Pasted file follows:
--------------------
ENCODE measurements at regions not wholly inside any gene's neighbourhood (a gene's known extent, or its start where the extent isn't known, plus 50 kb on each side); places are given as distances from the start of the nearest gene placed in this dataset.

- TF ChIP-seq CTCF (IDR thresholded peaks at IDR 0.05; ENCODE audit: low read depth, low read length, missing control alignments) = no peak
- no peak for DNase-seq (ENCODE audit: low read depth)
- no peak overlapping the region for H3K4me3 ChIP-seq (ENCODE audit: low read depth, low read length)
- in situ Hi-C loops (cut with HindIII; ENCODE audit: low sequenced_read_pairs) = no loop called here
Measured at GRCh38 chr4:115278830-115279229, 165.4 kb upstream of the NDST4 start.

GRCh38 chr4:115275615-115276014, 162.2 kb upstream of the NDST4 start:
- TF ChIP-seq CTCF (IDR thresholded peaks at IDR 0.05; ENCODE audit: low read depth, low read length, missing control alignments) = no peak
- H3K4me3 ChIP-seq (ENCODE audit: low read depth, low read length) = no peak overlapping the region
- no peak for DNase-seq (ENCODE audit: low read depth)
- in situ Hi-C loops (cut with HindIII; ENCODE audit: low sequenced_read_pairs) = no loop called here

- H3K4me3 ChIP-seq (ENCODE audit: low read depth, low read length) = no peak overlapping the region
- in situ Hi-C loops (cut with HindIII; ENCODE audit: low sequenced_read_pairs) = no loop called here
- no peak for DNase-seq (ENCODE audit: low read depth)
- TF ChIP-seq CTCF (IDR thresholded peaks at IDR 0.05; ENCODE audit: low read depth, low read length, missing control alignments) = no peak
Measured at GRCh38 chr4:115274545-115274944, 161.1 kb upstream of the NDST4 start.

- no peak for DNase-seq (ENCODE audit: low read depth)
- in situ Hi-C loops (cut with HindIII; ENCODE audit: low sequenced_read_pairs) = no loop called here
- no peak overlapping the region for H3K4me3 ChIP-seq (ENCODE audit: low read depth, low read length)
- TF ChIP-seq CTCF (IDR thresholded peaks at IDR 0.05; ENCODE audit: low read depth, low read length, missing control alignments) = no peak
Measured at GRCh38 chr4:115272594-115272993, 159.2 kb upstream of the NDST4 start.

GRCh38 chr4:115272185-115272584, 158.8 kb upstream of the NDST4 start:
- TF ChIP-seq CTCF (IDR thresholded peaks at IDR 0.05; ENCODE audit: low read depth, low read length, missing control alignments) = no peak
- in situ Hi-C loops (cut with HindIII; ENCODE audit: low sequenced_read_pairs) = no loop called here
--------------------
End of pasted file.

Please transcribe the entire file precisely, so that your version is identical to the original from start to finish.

ENCODE measurements at regions not wholly inside any gene's neighbourhood (a gene's known extent, or its start where the extent isn't known, plus 50 kb on each side); places are given as distances from the start of the nearest gene placed in this dataset.

- TF ChIP-seq CTCF (IDR thresholded peaks at IDR 0.05; ENCODE audit: low read depth, low read length, missing control alignments) = no peak
- no peak for DNase-seq (ENCODE audit: low read depth)
- no peak overlapping the region for H3K4me3 ChIP-seq (ENCODE audit: low read depth, low read length)
- in situ Hi-C loops (cut with HindIII; ENCODE audit: low sequenced_read_pairs) = no loop called here
Measured at GRCh38 chr4:115278830-115279229, 165.4 kb upstream of the NDST4 start.

GRCh38 chr4:115275615-115276014, 162.2 kb upstream of the NDST4 start:
- TF ChIP-seq CTCF (IDR thresholded peaks at IDR 0.05; ENCODE audit: low read depth, low read length, missing control alignments) = no peak
- H3K4me3 ChIP-seq (ENCODE audit: low read depth, low read length) = no peak overlapping the region
- no peak for DNase-seq (ENCODE audit: low read depth)
- in situ Hi-C loops (cut with HindIII; ENCODE audit: low sequenced_read_pairs) = no loop called here

- H3K4me3 ChIP-seq (ENCODE audit: low read depth, low read length) = no peak overlapping the region
- in situ Hi-C loops (cut with HindIII; ENCODE audit: low sequenced_read_pairs) = no loop called here
- no peak for DNase-seq (ENCODE audit: low read depth)
- TF ChIP-seq CTCF (IDR thresholded peaks at IDR 0.05; ENCODE audit: low read depth, low read length, missing control alignments) = no peak
Measured at GRCh38 chr4:115274545-115274944, 161.1 kb upstream of the NDST4 start.

- no peak for DNase-seq (ENCODE audit: low read depth)
- in situ Hi-C loops (cut with HindIII; ENCODE audit: low sequenced_read_pairs) = no loop called here
- no peak overlapping the region for H3K4me3 ChIP-seq (ENCODE audit: low read depth, low read length)
- TF ChIP-seq CTCF (IDR thresholded peaks at IDR 0.05; ENCODE audit: low read depth, low read length, missing control alignments) = no peak
Measured at GRCh38 chr4:115272594-115272993, 159.2 kb upstream of the NDST4 start.

GRCh38 chr4:115272185-115272584, 158.8 kb upstream of the NDST4 start:
- TF ChIP-seq CTCF (IDR thresholded peaks at IDR 0.05; ENCODE audit: low read depth, low read length, missing control alignments) = no peak
- in situ Hi-C loops (cut with HindIII; ENCODE audit: low sequenced_read_pairs) = no loop called here